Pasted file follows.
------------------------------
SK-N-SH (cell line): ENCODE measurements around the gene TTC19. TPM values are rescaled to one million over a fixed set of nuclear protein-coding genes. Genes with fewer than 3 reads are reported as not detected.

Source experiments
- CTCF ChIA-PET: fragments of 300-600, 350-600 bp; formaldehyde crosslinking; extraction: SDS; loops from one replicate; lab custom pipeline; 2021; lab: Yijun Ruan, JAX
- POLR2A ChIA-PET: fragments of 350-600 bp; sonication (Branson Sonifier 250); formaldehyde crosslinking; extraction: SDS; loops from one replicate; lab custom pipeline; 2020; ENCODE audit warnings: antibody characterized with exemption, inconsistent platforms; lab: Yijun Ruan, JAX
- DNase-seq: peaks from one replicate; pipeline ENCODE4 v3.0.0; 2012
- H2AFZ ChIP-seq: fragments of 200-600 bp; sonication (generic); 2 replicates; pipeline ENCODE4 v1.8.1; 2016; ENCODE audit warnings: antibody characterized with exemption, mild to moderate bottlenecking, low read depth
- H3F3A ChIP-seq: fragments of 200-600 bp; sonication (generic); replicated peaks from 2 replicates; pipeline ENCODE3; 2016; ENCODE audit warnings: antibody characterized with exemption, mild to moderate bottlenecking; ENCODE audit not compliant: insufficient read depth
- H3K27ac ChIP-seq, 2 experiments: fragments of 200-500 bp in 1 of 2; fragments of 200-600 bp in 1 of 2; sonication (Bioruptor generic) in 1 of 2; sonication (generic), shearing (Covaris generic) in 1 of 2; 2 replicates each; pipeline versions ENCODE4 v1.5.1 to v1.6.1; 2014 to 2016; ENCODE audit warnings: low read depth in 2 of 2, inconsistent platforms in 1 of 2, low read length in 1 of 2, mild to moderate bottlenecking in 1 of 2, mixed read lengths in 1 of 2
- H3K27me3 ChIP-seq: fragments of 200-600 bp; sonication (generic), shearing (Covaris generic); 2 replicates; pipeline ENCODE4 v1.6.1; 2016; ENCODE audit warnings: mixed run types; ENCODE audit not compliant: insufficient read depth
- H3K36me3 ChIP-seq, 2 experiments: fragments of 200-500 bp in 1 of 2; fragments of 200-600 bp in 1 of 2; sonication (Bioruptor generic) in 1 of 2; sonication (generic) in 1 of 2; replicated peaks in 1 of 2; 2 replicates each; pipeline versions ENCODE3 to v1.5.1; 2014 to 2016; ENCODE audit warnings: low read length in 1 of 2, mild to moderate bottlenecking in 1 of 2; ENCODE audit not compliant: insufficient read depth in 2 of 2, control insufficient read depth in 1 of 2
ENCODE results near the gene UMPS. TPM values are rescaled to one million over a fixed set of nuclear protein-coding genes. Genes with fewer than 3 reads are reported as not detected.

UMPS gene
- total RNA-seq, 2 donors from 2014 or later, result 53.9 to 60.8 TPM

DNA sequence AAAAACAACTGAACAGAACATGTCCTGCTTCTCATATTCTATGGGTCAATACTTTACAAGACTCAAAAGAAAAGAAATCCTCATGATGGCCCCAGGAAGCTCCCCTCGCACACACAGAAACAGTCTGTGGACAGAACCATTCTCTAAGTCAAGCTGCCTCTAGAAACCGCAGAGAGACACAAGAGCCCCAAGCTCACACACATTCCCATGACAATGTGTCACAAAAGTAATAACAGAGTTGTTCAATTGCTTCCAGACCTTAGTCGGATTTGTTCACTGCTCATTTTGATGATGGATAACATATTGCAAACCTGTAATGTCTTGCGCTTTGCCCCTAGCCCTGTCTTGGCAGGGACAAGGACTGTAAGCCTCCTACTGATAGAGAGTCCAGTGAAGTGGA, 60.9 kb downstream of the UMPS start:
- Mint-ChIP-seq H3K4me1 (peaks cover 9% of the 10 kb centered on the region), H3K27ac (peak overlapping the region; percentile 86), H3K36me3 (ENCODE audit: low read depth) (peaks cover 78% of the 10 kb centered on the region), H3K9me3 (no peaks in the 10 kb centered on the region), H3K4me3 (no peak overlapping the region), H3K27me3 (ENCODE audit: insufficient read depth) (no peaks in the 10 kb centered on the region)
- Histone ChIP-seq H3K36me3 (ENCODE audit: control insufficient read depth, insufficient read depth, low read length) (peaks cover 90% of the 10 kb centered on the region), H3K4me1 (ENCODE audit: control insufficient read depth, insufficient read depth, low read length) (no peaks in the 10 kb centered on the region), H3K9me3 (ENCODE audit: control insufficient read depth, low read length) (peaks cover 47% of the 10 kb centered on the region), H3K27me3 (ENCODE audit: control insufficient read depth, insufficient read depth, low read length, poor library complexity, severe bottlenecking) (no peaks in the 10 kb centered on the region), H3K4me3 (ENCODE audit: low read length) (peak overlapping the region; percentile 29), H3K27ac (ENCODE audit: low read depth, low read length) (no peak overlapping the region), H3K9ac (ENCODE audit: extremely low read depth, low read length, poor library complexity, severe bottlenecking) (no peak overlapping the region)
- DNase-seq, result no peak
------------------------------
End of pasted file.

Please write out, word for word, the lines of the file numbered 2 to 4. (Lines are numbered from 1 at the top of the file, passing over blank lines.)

Source experiments
- CTCF ChIA-PET: fragments of 300-600, 350-600 bp; formaldehyde crosslinking; extraction: SDS; loops from one replicate; lab custom pipeline; 2021; lab: Yijun Ruan, JAX
- POLR2A ChIA-PET: fragments of 350-600 bp; sonication (Branson Sonifier 250); formaldehyde crosslinking; extraction: SDS; loops from one replicate; lab custom pipeline; 2020; ENCODE audit warnings: antibody characterized with exemption, inconsistent platforms; lab: Yijun Ruan, JAX